According to an embodiment, a method to activate the low precision clock 12 is provided to optimize the power consumption, not only through the hardware specification of the low precision timer 13, but also through an activation of the low precision timer 13 only when specific events occur.

With reference to FIG. 6, a sequence of communications between an IC Card 10 and a reader device 2 are schematically represented. Such communications including a couple of APDUs 3, 4 in which the reader device 2 sends a command to the IC Card 10, and the IC Card 10 returns to the reader device 2 results based on software computations SW. More particularly, between a first 3 and a second 4 APDU of such couple of APDUs 3, 4, the IC Card 10 could enter into a main clock stop status, due to the power supply suspension from the reader device 2.

According to an embodiment, to allow time measurements during the main clock stop status, the low precision clock 12 is activated based on the following steps. More particularly, during the normal operation of the IC Card 10, for example, during the first APDU 3 execution, the operating system of the IC Card triggers a time measurement. The time measurement is generally required during normal operation because the IC Card 10 is in a status in which an activation of the low precision clock 12 may be executed before the main clock stop status.

As illustrated in FIG. 6, the APDU 3 is processed by the IC Card 10 and it is terminated. After the processing of the APDU 3, the IC Card 10 operating system executes a counter phase, including an initialization of hardware timer register and a chronometer routine. The IC Card 10 then returns a response SW to the reader device 2, processed based on the APDU 3 request. After the execution of the APDU 3, the IC Card 10 prevents a potential main clock stop status from entering an idle status, in which the low precision clock 12 is active while other electronic components are switched off.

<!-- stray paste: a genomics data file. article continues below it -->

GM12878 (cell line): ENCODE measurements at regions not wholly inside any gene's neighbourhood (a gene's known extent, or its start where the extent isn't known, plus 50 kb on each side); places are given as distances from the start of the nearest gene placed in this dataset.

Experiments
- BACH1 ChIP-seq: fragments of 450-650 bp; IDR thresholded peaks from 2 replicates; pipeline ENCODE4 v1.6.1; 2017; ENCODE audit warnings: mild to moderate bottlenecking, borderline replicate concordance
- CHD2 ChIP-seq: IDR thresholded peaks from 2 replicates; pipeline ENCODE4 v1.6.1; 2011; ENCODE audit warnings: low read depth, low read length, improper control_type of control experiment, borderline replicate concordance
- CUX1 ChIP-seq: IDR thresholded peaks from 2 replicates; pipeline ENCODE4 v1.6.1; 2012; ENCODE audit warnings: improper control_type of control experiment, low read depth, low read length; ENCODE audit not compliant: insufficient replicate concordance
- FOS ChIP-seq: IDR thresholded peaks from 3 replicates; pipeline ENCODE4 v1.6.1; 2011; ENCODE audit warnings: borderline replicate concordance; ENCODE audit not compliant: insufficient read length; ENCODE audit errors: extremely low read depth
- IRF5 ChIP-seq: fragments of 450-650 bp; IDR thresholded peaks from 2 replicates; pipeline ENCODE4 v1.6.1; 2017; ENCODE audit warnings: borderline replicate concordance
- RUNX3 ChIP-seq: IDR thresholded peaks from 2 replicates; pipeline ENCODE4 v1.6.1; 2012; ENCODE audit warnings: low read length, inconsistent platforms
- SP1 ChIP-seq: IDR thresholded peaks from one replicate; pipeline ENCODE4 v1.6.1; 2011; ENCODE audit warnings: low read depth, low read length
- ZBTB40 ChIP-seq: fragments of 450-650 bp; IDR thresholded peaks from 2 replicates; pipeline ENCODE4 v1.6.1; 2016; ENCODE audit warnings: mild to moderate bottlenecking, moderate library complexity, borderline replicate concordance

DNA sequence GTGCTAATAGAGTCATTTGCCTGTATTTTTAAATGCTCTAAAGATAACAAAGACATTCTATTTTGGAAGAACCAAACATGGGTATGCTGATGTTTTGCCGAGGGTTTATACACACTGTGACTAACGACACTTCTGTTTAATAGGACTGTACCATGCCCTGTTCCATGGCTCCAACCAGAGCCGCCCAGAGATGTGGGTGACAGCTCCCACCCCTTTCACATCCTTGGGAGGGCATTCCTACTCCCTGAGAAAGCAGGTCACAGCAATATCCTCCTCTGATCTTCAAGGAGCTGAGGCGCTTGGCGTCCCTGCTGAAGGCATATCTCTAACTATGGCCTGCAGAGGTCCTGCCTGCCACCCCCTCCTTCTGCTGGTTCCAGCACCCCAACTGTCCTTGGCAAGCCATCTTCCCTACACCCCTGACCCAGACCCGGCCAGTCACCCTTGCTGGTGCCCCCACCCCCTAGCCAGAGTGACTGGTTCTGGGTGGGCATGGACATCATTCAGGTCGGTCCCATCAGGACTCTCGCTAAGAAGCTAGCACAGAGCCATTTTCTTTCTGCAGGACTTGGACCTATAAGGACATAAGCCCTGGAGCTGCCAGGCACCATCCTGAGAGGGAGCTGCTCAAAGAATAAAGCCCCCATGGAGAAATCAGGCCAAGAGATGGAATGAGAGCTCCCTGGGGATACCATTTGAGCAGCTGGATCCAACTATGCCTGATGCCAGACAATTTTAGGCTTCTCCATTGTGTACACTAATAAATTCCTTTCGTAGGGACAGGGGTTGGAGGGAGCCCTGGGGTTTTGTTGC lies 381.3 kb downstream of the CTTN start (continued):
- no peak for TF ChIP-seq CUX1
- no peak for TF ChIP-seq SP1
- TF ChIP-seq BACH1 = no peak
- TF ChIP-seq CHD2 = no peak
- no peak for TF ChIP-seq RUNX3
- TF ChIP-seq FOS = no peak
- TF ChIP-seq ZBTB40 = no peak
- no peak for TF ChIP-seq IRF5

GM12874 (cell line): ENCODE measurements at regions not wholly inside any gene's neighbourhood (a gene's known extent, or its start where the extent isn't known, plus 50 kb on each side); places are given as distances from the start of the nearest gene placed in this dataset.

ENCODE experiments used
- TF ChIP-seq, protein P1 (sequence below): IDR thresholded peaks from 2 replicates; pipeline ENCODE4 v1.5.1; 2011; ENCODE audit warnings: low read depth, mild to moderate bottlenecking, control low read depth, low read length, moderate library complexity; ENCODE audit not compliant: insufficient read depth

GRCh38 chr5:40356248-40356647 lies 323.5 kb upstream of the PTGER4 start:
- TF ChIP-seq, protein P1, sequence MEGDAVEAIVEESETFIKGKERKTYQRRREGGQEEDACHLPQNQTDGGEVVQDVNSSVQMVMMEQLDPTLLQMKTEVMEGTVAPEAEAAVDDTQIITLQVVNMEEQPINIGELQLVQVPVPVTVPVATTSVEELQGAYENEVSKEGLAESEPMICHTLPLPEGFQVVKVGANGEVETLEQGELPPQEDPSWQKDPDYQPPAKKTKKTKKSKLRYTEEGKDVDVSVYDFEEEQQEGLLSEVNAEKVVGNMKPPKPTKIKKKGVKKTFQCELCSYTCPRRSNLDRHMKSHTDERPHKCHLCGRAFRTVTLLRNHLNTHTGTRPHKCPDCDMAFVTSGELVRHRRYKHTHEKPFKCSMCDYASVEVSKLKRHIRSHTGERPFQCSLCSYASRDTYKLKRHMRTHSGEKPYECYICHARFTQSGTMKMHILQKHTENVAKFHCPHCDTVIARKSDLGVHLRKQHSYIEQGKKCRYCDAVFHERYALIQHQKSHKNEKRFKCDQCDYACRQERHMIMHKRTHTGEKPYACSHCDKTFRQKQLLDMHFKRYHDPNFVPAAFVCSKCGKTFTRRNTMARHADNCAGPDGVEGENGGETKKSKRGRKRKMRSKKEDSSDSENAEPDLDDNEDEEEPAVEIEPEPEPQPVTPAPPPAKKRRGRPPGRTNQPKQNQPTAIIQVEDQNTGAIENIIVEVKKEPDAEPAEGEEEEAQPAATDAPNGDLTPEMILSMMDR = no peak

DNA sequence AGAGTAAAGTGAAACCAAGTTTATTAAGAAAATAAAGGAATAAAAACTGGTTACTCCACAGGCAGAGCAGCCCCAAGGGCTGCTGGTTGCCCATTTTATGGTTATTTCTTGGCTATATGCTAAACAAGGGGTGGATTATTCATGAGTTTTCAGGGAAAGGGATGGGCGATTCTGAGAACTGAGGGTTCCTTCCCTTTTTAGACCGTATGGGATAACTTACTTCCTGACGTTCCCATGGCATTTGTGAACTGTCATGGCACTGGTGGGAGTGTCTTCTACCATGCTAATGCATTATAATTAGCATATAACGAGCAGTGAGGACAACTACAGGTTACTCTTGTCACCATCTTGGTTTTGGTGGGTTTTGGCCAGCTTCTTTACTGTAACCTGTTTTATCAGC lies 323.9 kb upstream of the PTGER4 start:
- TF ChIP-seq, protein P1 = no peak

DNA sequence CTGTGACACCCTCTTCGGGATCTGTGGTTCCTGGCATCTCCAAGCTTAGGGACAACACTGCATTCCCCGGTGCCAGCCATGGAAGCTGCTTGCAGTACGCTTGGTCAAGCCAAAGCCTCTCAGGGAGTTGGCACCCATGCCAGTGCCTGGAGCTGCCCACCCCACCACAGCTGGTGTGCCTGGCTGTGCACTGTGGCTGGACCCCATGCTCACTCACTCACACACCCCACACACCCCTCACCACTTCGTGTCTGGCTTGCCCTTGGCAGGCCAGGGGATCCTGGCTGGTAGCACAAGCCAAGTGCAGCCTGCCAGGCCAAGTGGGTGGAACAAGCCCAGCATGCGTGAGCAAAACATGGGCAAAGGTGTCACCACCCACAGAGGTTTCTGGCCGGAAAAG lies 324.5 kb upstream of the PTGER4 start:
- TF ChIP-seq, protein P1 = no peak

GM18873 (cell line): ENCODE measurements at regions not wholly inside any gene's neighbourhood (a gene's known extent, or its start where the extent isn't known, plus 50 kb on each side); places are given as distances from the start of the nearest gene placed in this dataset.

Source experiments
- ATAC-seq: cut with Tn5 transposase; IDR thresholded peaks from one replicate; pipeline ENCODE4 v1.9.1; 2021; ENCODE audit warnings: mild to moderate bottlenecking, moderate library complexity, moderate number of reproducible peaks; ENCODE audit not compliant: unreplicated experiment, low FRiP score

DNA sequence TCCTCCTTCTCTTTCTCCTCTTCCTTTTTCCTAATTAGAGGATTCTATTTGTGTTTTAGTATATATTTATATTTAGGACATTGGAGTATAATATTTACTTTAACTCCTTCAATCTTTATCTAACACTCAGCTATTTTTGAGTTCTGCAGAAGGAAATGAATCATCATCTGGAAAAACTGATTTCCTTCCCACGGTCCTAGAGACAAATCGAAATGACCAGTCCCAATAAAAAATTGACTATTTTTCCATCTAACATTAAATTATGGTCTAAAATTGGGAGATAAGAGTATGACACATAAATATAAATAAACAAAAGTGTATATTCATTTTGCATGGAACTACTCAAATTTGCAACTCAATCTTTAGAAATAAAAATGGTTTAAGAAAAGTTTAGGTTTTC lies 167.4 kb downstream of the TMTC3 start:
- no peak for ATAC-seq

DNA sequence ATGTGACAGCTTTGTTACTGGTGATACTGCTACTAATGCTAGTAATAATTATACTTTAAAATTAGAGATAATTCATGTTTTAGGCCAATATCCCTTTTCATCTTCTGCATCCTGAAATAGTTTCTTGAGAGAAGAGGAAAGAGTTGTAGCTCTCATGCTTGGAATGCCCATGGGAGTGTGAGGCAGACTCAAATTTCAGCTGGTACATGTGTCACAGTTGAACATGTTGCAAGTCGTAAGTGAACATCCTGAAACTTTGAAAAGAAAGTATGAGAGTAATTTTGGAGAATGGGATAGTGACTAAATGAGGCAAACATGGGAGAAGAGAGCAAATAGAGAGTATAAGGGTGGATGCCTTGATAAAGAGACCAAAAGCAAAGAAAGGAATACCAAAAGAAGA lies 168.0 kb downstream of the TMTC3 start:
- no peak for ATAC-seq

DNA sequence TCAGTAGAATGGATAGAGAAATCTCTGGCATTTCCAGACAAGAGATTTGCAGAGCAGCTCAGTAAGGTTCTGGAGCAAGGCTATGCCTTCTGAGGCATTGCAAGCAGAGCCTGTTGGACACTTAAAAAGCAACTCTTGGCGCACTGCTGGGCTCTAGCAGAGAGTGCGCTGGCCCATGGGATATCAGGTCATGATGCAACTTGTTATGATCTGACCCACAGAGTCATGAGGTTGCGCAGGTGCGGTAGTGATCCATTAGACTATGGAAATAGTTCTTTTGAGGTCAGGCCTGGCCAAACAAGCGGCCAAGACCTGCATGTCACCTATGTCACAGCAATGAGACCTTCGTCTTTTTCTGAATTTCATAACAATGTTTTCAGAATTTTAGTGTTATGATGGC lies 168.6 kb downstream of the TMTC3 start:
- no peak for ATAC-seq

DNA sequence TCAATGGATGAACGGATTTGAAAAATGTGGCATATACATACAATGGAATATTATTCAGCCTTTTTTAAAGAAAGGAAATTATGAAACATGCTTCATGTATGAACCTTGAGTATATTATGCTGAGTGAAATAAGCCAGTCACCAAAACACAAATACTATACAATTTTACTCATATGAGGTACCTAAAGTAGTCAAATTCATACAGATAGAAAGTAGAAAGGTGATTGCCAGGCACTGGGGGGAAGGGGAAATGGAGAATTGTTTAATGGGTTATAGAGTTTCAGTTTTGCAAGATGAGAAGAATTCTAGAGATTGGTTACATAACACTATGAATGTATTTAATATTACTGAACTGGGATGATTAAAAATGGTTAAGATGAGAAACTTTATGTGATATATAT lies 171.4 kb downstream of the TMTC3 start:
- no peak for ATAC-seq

As stated above, not all the other electronic components must be switched off, for example, the memory portion, registers and few other components. More particularly, the idle status is entered by the IC Card 10 because a time measurement after the APDU 3 could be required, for example, to execute countermeasures against security attacks.

Advantageously, according to the method of activating a low precision clock, a time measurement is generally required to the low precision timer 13 only when the IC Card 10 risks entering a main clock stop status in a specific moment in which time measures may be required. After having received the response SW following the APDU 3, the reader device 2 may suspend the main clock signal to IC Card 10. Advantageously, the IC Card 10 enters the main clock stop status but, at the same time, may measure time due to the activation of the low precision clock 12.

In fact, during the main clock stop status, the low precision timer 13 may expire one or more times. The low precision timer 13 (and hardware timers in general) usually may not be designed to run for long time, while a main clock stop status may last dozens of seconds (a long time for typical microprocessor activities).